So the thing about “nature shows” - even this one - is that we tend to talk about plant and animal species in pretty independent terms. "The red-tailed hawk eats this, sounds like that, does this in the winter…" But as we’ve tried to explain over the years (here at Something Wild) the hawk is just one resident in a complex ecological puzzle; she interacts with other animals and plants in the neighborhood.
So today we're looking not at a single species, but rather at a single neighborhood and the complexities that make it up. Cleverly, we've titled this periodic series “NH’s Wild Neighborhoods,” and we'll take a quick tour of natural communities in the state. We'll be using as our primary text "The Nature of NH," by Dan Spurduto and Ben Kimball. Their comprehensive tome identifies nearly 200 distinct habitat types in this Granite State of ours.
Some of these are familiar, like the cattail marsh or the inter tidal rocky shore. But others are far from household names, like the circum-neutral calcareous flark. And each habitat hosts plants and animals that are either unique or uniquely suited to survive in these habitats. Like the rare moths of the Ossipee Pine Barrens. These habitats are defined by characteristic geology, soils and sunlight, by water and wind exposure, and by elevation. We're kicking this series off with an easy one: the Oxbow.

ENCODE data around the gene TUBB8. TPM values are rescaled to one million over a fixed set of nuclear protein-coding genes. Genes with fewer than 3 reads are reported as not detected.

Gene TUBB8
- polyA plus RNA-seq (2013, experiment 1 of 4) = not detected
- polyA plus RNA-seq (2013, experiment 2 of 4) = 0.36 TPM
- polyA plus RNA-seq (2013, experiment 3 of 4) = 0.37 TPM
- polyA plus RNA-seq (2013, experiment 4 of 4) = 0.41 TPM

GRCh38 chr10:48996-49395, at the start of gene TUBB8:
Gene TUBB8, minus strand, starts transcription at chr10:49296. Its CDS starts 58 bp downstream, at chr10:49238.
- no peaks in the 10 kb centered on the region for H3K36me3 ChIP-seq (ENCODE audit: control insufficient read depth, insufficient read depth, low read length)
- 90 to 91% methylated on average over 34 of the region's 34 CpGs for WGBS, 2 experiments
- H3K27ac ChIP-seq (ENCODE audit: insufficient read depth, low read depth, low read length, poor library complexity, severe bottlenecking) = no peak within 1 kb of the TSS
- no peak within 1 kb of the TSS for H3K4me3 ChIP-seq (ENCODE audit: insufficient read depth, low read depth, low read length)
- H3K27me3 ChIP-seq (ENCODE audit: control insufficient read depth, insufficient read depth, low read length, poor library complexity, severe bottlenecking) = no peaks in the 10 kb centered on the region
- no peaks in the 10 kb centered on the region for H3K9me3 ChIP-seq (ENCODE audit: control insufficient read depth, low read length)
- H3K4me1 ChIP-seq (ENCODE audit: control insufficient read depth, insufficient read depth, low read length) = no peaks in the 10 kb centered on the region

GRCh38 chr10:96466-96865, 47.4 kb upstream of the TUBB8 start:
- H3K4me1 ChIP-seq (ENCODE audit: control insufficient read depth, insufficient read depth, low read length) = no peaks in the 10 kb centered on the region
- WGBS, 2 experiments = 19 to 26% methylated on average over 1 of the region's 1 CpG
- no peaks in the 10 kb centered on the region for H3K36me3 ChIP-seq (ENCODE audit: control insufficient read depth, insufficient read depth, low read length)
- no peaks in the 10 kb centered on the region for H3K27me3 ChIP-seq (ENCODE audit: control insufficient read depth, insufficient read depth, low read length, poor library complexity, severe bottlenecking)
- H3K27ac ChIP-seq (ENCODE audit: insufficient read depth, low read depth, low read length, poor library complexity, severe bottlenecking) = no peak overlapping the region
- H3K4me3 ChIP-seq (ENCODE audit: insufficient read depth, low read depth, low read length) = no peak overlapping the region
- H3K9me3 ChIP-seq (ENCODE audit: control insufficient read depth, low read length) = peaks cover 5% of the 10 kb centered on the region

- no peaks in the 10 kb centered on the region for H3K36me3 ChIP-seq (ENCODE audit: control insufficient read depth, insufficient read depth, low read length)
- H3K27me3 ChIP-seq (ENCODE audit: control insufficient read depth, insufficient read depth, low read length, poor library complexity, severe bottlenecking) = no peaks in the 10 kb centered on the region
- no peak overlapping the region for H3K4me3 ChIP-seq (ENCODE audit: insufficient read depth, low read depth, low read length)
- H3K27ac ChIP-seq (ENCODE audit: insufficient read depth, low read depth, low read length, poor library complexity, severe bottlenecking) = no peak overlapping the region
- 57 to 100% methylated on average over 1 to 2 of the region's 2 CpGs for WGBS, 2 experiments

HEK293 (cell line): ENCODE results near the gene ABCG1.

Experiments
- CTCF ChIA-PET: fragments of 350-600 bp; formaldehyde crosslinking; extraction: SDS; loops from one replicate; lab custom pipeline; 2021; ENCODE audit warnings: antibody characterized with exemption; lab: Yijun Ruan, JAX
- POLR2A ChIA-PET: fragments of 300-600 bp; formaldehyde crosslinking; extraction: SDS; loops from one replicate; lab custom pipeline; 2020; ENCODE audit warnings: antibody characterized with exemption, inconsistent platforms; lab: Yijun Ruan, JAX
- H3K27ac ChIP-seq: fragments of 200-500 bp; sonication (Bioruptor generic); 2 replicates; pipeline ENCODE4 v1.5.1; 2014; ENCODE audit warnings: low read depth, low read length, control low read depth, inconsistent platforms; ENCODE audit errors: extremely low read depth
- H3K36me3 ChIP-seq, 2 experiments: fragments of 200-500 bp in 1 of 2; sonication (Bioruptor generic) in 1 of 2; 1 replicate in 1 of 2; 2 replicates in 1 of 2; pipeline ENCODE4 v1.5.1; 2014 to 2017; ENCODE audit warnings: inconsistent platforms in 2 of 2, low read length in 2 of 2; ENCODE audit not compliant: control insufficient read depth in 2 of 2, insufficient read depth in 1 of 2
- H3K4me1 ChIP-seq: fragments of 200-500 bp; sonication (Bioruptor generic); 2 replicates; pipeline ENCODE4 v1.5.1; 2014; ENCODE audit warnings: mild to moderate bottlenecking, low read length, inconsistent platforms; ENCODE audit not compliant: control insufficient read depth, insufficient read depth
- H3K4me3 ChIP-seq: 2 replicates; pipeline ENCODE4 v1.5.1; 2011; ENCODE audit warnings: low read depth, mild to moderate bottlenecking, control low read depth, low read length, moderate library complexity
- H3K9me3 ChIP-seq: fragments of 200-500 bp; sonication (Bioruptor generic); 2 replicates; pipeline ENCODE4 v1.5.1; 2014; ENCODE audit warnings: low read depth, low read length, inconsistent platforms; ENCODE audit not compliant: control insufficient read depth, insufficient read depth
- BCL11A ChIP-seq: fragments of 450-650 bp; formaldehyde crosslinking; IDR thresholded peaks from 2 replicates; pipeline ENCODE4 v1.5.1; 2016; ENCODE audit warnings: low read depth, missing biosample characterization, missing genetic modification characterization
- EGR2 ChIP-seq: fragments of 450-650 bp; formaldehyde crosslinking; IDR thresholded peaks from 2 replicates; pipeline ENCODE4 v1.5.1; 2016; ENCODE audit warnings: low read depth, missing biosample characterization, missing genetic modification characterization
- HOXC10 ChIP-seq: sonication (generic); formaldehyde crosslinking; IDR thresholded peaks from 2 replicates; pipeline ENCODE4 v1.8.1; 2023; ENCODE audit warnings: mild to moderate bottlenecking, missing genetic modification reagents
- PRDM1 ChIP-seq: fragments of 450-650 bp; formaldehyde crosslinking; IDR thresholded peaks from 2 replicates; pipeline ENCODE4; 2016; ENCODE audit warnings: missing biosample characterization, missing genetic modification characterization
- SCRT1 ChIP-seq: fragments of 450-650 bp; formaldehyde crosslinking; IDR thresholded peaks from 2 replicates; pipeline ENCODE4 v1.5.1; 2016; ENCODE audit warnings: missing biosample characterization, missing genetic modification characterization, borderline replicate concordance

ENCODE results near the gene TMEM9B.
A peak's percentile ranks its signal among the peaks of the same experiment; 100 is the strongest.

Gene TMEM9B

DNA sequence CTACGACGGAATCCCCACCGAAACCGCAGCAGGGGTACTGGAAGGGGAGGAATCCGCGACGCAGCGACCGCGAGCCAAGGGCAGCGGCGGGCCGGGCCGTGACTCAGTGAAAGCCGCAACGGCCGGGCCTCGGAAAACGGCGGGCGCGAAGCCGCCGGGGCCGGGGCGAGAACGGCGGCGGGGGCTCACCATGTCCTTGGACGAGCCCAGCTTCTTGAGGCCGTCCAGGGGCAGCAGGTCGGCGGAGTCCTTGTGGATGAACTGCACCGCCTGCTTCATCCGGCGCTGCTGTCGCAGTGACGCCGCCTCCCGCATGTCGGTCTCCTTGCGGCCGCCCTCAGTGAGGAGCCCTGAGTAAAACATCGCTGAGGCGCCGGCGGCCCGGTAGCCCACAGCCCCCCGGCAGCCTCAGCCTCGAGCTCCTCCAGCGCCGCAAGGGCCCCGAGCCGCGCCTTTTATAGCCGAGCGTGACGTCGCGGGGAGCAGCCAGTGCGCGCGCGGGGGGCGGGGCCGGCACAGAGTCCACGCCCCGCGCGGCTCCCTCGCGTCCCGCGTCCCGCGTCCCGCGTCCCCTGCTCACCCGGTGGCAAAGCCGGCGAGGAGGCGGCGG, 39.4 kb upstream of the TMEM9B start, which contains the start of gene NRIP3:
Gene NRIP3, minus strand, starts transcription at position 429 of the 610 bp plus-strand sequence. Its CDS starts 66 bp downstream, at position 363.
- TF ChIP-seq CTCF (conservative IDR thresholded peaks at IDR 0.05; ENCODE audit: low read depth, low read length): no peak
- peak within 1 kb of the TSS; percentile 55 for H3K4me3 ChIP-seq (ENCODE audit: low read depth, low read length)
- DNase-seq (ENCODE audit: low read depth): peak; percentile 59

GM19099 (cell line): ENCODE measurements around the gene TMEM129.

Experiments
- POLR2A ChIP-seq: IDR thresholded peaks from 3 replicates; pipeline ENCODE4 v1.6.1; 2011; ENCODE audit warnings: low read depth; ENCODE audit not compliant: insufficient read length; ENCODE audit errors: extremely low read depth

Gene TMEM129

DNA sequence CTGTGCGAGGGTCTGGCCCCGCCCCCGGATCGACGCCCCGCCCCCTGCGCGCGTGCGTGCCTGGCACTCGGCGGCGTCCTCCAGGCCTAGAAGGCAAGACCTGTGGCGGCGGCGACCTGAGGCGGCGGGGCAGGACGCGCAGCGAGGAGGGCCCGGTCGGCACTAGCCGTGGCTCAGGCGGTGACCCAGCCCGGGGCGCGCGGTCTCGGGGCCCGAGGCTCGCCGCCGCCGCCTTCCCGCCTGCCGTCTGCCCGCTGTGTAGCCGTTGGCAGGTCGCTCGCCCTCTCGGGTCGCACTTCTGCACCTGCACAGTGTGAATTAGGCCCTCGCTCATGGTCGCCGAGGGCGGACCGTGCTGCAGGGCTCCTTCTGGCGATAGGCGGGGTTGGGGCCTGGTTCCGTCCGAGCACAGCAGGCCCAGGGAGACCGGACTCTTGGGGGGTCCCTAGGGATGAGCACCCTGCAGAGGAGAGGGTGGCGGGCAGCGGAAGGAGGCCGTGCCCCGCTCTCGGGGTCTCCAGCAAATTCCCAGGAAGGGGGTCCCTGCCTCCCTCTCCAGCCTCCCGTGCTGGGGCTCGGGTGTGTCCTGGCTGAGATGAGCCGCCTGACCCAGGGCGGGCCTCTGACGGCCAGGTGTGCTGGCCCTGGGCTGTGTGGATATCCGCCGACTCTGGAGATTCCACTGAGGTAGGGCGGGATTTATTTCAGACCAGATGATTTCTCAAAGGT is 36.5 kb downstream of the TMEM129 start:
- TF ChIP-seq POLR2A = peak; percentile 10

So a quick geology lesson, first. When the glacier receded from New Hampshire, it left behind these enormous, long and skinny lakes. Over the millennia sediment built up at the bottom of these lakes. Eventually these lakes drained, leaving behind a broad, wide, sandy lake bed – made up of that sediment – with a river in it. New Hampshire's rivers carve their way through those soft materials, frequently changing course. And as that happens, it short cuts bends in the river. Leaving behind a stranded pool of water, shaped suspiciously like the U-shaped collar of an ox yoke. You’ll always find Oxbows right next to the river, because they were the river!
It’s well documented that river sediment is among the most fertile soil on the planet, and there are a bunch of plants that take advantage of that soil, and the proximity to water, like lily pads and purple pickerel weed. You’ll often find sycamore trees, brown ash, and green ash growing at the water's edge.
Oxbows are also great for amphibians, especially wood frogs and spotted salamanders, which migrate to oxbows as the spring thaw gets underway. Those amphibians are fodder for birds like the hooded mergansers and green herons. Between these and the fish in the water the oxbows provide plenty of food for the chicks, and the legions of shrubs mask nesting sites well. And prey species attract predators, so you’re likely to see a mink patrolling the edges of an oxbow.
Oxbows are busy natural neighborhoods, though we oft overlook them driving back and forth to work, or school. They occupy such a small percentage of the landscape, but make an enormous contribution to habitat diversity that is a key component to biological diversity. And biodiversity is what's so special about our state's outstanding natural heritage.